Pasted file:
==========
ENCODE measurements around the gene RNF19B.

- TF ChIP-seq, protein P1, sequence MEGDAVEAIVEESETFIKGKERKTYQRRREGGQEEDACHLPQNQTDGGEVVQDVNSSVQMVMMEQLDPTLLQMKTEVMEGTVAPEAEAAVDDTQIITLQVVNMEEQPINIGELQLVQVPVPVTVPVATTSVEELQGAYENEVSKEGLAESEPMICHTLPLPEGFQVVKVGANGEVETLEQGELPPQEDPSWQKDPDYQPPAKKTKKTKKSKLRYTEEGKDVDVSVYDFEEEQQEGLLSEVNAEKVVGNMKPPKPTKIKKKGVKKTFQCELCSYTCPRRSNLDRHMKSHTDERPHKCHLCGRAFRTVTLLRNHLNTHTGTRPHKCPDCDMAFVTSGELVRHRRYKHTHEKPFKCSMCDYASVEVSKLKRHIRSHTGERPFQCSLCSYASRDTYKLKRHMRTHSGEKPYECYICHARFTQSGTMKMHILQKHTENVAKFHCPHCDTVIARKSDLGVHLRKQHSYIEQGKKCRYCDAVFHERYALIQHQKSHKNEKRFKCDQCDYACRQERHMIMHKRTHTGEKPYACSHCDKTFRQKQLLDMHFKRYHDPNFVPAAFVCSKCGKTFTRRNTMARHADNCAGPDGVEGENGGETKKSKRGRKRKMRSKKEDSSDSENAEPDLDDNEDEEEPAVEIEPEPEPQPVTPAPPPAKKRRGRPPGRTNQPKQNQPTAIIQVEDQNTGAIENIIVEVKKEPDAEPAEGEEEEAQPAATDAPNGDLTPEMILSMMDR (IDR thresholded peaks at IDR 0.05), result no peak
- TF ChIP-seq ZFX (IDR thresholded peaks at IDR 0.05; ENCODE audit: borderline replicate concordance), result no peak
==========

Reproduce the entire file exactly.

ENCODE measurements around the gene RNF19B.

- TF ChIP-seq, protein P1, sequence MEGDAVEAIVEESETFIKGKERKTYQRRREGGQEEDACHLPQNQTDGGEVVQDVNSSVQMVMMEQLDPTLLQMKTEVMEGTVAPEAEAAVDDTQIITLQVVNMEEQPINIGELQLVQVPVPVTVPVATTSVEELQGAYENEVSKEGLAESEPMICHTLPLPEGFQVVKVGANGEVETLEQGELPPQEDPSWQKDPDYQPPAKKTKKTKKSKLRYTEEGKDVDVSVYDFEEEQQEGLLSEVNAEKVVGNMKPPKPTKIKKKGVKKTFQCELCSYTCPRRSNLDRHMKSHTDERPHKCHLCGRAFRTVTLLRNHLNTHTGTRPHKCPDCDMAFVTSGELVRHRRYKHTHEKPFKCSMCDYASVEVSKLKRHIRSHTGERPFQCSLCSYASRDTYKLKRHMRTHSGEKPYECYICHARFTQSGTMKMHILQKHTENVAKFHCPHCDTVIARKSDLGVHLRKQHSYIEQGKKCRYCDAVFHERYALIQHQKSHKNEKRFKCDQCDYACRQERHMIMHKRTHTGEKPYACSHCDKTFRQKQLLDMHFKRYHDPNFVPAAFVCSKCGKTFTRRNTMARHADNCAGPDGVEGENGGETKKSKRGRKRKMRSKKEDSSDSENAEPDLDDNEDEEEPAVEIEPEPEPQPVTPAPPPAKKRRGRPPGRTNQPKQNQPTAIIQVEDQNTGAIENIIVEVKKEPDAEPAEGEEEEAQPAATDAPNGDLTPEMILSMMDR (IDR thresholded peaks at IDR 0.05), result no peak
- TF ChIP-seq ZFX (IDR thresholded peaks at IDR 0.05; ENCODE audit: borderline replicate concordance), result no peak